[0086] The present invention provides, in yet another aspect, a semiconductor member including plural microgaps for gettering metal impurities, which plural microgaps are arranged along an interface inside the semiconductor member so as not to overlap one another in the thickness direction of the semiconductor member.

[0087] The present invention provides, in still another aspect, a method for manufacturing a semiconductor member, which semiconductor member includes plural microgaps arranged along an interface inside the semiconductor member so as not to overlap one another in the thickness direction of the semiconductor member. This method includes the steps of preparing a first substrate and a second substrate, which first substrate includes a transfer layer region having a semiconductor layer, and transferring the transfer layer region from the first substrate to the second substrate, and the transferring step includes a step of bonding the first substrate with the second substrate so as to interpose the plural microgaps for gettering metal impurities between the first substrate and the second substrate.

[0088] The present invention provides, in a still further aspect, a semiconductor device including a semiconductor member and a semiconductor element, which semiconductor member includes a single-crystal semiconductor layer, and which semiconductor element is formed in the single-crystal semiconductor layer, in which plural microgaps for gettering metal impurities are arranged along an interface inside the semiconductor member so as not to overlap one another in the thickness direction of the semiconductor member.

[0089] The present invention provides, in still another aspect, a method for manufacturing a semiconductor device, which semiconductor device includes a semiconductor member and a semiconductor element, and the semiconductor member includes a single-crystal semiconductor layer, and the semiconductor element is formed in the single-crystal semiconductor layer. This method includes the steps of forming the semiconductor element, and gettering metal impurities by plural microgaps at least during or after the forming step, which plural microgaps are arranged along an interface inside the semiconductor member so as not to overlap one another in the thickness direction of the semiconductor member.

[0090] In another aspect, the present invention provides a semiconductor member including plural microgaps, which plural microgaps each have a length from 10 nm to 100 nm and a width from 10 nm to 100 nm and are dispersed and arranged at a density from 5×109 per square centimeter to 5×1011 per square centimeter along a plane substantially in parallel with the surface of the semiconductor member.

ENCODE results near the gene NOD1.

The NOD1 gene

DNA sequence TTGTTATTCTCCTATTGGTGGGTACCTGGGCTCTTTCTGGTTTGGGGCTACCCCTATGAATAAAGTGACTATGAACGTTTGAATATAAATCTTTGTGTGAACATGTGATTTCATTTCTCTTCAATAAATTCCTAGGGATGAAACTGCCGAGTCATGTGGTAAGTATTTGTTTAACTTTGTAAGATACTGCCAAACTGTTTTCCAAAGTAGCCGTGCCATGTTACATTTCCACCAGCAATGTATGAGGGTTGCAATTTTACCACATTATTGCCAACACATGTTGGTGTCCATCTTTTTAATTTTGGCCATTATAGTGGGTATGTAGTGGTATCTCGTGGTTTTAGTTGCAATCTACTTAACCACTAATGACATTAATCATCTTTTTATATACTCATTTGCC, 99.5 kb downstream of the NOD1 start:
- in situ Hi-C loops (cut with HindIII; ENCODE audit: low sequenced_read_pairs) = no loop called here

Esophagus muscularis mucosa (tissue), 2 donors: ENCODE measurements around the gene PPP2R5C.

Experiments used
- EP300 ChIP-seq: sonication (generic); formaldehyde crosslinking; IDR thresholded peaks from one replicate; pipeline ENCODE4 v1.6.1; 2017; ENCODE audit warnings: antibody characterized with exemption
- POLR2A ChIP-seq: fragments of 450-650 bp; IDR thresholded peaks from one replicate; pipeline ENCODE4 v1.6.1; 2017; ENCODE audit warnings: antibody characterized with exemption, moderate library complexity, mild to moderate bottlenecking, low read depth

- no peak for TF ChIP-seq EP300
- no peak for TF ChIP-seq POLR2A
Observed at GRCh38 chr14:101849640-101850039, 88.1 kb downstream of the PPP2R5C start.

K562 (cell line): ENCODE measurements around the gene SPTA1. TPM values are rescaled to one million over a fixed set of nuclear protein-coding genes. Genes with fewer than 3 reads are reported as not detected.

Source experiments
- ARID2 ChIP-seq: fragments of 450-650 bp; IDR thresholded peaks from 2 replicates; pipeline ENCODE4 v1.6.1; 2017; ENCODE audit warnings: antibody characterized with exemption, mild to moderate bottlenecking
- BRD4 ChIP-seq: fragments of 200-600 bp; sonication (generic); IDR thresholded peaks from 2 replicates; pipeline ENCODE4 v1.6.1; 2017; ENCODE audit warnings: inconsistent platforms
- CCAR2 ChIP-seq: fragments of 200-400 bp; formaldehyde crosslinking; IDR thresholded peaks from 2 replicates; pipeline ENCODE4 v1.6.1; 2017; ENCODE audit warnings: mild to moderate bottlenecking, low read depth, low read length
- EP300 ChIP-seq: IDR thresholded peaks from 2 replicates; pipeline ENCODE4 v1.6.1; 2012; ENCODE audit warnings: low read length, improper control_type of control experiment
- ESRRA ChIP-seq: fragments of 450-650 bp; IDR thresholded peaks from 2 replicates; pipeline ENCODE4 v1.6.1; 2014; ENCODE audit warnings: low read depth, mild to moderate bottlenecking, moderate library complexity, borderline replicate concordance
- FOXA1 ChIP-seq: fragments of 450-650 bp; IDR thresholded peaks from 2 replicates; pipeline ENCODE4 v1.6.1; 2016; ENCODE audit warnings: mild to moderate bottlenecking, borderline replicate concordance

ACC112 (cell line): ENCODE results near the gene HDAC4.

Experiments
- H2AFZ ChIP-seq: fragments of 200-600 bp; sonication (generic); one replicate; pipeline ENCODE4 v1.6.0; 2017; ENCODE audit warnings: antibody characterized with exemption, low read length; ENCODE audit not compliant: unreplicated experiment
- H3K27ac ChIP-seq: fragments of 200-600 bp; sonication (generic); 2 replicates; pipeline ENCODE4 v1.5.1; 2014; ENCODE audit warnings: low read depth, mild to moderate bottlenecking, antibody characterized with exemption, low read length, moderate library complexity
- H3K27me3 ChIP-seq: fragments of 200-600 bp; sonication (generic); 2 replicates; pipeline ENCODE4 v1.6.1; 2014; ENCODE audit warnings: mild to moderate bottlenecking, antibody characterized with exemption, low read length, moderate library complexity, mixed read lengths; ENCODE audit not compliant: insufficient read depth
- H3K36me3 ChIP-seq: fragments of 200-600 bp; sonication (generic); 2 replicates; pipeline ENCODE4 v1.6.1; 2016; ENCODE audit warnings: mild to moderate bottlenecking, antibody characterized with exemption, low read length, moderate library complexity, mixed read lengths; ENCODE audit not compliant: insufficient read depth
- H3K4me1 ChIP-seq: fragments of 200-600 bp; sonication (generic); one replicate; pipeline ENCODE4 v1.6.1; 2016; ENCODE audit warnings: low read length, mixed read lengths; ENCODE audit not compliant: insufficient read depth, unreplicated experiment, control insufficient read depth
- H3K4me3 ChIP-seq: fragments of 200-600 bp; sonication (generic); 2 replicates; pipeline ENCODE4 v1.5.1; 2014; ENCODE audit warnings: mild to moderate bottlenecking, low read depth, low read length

[0091] In a further aspect, the present invention provides a method for manufacturing a semiconductor member, which semiconductor member includes plural microgaps, and the plural microgaps each have a length from 10 nm to 100 nm and a width from 10 nm to 100 nm and are dispersed and arranged at a density from 5×109 per square centimeter to 5×1011 per square centimeter along a plane substantially in parallel with the surface of the semiconductor member. This method includes the steps of preparing a first substrate and a second substrate, which first substrate includes a transfer layer region having a semiconductor layer, and transferring the transfer layer region from the first substrate to the second substrate, and the transferring step includes a step of bonding the first substrate with the second substrate so as to interpose the plural microgaps between the first substrate and the second substrate.

[0092] In still another aspect, the present invention provides a semiconductor device including a semiconductor member and a semiconductor element, which semiconductor member includes a single-crystal semiconductor layer, and which semiconductor element is formed in the single-crystal semiconductor layer, in which plural microgaps having a length from 10 nm to 100 nm and a width from 10 nm to 100 nm are dispersed and arranged at a density from 5×109 per square centimeter to 5×1011 per square centimeter along at least one interface.

[0093] In addition and advantageously, the present invention provides a method for manufacturing a semiconductor device, which semiconductor device includes a semiconductor member and a semiconductor element, and the semiconductor member includes a single-crystal semiconductor layer, and the semiconductor element is formed in the single-crystal semiconductor layer. This method includes the step of performing a heat treatment at least during or after a step of forming the semiconductor element, to thereby capture metal impurities by plural microgaps, which plural microgaps each have a length from 10 nm to 100 nm and a width from 10 nm to 100 nm and are dispersed and arranged at a density from 5×109 per square centimeter to 5×1011 per square centimeter along at least one interface.